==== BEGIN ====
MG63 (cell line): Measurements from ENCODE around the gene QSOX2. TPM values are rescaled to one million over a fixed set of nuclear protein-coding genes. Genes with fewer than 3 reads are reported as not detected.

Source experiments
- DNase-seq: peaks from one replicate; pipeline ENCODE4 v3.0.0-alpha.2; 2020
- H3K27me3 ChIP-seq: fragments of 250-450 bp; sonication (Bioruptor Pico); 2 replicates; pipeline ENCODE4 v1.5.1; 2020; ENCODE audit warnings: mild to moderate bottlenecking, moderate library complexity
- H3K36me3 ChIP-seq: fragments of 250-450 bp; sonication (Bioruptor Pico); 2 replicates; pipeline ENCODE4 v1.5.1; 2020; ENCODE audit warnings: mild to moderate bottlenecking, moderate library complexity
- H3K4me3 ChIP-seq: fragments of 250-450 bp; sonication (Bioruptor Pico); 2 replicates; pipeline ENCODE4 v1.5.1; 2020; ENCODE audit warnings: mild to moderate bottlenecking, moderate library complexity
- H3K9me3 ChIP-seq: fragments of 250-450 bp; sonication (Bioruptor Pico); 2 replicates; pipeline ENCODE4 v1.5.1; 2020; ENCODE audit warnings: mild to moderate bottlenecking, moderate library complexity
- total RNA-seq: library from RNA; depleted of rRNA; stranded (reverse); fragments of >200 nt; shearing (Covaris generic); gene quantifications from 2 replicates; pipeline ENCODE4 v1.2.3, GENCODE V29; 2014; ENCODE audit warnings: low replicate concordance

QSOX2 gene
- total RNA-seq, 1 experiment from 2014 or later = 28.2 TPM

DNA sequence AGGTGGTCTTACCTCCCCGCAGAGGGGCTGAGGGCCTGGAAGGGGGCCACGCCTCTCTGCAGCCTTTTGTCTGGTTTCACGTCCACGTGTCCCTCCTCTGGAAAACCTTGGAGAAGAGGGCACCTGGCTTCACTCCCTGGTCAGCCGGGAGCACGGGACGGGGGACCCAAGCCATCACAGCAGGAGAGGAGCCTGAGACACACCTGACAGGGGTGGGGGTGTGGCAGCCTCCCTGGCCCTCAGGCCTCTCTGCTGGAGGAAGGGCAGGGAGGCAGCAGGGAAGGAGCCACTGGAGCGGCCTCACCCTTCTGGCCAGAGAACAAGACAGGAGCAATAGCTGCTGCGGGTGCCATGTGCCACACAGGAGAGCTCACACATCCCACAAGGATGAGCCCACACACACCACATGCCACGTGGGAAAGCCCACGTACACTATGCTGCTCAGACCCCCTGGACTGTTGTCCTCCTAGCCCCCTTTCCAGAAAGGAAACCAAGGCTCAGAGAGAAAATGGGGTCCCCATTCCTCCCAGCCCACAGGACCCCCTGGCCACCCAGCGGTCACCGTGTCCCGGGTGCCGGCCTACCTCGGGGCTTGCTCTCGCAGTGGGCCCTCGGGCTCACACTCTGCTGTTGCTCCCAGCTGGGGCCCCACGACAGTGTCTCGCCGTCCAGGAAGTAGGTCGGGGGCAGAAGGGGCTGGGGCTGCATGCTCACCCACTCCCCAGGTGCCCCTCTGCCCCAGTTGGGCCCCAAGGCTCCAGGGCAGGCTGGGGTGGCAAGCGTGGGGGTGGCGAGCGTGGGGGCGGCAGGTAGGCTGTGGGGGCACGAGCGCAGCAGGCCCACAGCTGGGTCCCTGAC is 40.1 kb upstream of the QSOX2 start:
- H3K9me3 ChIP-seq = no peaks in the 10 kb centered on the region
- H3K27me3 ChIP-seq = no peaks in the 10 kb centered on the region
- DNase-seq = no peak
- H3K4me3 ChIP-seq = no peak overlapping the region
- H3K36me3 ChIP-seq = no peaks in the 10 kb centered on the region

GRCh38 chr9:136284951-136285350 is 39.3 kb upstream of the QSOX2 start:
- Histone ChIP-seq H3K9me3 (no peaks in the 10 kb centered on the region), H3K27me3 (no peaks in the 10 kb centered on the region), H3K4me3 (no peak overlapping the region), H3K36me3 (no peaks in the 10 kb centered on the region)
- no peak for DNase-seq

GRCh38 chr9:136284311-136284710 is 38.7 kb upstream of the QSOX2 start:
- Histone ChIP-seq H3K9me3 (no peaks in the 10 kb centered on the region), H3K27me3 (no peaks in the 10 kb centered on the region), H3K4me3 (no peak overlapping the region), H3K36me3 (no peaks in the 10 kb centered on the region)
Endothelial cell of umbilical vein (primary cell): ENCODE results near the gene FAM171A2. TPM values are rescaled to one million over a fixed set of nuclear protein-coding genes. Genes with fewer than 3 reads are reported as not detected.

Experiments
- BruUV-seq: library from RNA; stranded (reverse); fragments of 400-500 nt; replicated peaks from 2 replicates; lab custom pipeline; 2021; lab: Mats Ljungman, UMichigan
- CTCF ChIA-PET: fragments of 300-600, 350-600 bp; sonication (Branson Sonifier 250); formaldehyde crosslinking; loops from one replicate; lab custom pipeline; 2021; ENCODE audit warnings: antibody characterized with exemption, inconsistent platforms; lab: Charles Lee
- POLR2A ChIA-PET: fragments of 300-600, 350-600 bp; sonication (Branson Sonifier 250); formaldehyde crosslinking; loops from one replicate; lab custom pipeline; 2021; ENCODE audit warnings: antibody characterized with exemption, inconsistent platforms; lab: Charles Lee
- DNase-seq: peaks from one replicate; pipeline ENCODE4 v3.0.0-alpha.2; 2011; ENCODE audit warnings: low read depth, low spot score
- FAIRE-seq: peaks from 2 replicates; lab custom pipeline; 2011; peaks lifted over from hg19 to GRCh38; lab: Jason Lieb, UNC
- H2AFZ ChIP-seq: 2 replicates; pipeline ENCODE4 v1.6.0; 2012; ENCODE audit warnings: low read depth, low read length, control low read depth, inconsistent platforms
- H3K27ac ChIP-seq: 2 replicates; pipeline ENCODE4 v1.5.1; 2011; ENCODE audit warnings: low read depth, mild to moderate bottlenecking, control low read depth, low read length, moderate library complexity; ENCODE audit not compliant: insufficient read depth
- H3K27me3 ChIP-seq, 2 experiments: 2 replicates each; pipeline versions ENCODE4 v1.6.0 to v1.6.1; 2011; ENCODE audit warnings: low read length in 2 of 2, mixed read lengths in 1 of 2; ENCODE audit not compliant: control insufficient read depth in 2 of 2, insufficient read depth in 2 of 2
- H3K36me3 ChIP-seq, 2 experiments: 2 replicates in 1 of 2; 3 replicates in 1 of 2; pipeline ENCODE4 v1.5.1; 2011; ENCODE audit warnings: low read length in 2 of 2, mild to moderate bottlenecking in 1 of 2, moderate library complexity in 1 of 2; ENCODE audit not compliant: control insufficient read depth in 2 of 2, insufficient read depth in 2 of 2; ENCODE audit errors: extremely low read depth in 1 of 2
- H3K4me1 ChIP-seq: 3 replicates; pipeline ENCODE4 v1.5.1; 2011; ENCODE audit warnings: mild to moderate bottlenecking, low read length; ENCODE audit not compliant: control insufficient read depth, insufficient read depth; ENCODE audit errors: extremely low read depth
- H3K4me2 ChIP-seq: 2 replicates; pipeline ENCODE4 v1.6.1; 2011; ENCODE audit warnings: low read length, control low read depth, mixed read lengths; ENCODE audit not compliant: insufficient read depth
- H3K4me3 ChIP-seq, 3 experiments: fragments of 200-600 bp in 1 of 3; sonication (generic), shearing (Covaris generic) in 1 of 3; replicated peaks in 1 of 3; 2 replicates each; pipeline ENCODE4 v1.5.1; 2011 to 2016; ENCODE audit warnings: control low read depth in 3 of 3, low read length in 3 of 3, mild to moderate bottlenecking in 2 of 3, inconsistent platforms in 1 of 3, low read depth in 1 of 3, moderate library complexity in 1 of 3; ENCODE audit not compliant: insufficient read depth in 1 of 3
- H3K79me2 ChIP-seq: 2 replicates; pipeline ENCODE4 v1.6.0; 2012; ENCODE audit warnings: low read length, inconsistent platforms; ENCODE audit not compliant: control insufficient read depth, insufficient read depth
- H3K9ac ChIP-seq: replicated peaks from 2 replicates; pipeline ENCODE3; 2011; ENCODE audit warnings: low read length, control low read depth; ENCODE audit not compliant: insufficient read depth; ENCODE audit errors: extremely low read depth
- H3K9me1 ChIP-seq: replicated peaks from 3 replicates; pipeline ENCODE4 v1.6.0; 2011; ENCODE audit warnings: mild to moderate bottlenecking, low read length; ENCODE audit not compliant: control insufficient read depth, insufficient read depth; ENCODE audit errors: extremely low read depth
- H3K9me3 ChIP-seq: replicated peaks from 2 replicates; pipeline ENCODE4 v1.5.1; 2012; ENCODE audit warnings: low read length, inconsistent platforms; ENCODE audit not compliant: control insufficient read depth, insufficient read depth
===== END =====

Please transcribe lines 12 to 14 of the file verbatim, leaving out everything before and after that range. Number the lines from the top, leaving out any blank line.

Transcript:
- H3K9me3 ChIP-seq = no peaks in the 10 kb centered on the region
- H3K27me3 ChIP-seq = no peaks in the 10 kb centered on the region
- DNase-seq = no peak